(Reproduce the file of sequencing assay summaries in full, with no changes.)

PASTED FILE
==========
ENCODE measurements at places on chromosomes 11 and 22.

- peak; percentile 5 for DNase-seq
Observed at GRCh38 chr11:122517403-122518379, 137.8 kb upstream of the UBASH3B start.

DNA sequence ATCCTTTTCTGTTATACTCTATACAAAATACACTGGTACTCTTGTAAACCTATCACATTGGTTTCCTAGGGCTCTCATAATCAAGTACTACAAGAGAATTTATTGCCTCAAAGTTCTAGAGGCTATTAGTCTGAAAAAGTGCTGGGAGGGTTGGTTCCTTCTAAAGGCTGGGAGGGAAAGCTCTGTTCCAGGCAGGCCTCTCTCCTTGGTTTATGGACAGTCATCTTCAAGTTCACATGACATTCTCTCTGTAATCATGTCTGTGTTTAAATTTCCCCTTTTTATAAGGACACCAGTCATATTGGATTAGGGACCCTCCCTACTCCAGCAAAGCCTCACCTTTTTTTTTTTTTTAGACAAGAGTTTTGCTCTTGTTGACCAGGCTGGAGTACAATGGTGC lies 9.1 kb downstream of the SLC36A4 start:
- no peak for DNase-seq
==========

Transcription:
ENCODE measurements at places on chromosomes 11 and 22.

- peak; percentile 5 for DNase-seq
Observed at GRCh38 chr11:122517403-122518379, 137.8 kb upstream of the UBASH3B start.

DNA sequence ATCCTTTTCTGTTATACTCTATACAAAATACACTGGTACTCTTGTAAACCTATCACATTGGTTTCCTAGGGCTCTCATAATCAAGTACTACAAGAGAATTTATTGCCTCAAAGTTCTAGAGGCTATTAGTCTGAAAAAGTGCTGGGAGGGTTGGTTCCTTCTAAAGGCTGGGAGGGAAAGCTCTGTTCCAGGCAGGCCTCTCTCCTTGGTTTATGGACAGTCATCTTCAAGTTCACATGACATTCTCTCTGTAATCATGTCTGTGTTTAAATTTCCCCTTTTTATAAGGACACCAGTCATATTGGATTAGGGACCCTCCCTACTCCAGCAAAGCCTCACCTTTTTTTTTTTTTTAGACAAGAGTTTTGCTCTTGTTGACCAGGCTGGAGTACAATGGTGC lies 9.1 kb downstream of the SLC36A4 start:
- no peak for DNase-seq